Go get a beverage, it’s a long one today…
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A week or so ago, I saw on my Twitter stream that Dave Ramsey was looking for stories of people who have been living debt free for 10 or more years. Since we had just celebrated our 11th debt-free anniversary, I took the time to send him our story in a paragraph or two.
I was really surprised when the producer emailed me and asked if I would talk to Dave on the air on Friday because our story is not all that exciting. It’s not like we were $100,000 in debt, clawed our way out using Dave’s program and now live on a yacht in the south of France.
We have been quietly living debt-free for eleven years because prior to our marriage we agreed that is how we would live. But to be honest, 99% of the credit goes to Antique Daddy. He does most of the work and provides the leadership and it has blessed me beyond measure. Even though sometimes I don’t like it.
Our story starts back in 1996 when I first met AD. I was immediately and wildly attracted to him, not just because he is hot but because there was just a steadiness about him that really appealed to me. Beyond being a person who shared my faith, which was of number one importance to me, he was sane and responsible and disciplined — all the things I am not. The longer we dated, the more it became apparent to me that those things were deeply engrained in his being and not just paint on the surface, so when he finally asked me to marry him in 1998, I squealed and said, “I though you’d never ask.”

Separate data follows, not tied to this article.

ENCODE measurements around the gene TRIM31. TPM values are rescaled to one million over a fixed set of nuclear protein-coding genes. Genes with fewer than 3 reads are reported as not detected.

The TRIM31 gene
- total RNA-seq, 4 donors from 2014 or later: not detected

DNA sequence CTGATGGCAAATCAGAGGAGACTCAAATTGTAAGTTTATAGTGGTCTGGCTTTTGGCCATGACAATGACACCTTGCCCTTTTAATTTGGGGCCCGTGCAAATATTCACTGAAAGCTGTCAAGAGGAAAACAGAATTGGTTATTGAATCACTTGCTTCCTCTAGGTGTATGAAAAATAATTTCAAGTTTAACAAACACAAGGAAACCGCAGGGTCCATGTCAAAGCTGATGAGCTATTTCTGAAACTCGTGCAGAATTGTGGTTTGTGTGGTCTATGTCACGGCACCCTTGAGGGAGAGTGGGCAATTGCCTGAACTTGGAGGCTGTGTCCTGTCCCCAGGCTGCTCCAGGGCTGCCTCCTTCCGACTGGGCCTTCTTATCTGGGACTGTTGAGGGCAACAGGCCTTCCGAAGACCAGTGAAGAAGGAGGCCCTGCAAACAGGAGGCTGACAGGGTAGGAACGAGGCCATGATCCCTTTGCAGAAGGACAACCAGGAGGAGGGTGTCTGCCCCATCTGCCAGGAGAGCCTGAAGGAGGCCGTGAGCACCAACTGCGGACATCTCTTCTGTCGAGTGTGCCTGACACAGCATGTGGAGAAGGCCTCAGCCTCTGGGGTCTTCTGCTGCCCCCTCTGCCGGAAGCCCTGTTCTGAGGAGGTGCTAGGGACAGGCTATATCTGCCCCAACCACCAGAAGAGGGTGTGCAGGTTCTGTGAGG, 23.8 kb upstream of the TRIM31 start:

AD and I both grew up lower middle class and poor but that experience shaped how we view money in very different ways.
I hated being poor and not having the nice things that I saw that others had, so I worked hard and spent every dime I made on clothes and shoes and cars and other stuff that is probably at this moment in a landfill somewhere. In my 20s, I got myself into credit card debt (twice because I’m a slow learner) in my quest to have nice things. I was in my 30s before I finally learned that retail consumption is a monster that cannot be satisfied. To this day, at the core of my being, even at nearly age 50, is a poor little girl who wants nice things and is a world champion rationalizer when it comes to new shoes.
AD’s story is that his father died unexpectedly when he was eleven-years-old. He grew up watching his mother sell Tupperware to support him and his two older brothers. She did well, but there wasn’t a lot of extra money. He spent many an evening at home alone while his mother went off to give a Tupperware party. Like me, he decided that he didn’t like being poor and so he saved every dime he earned, which he pretty much still has. To this day he thinks long and hard before buying even the smallest thing. At the center of his being is a poor fatherless little boy who is scared of not having any money.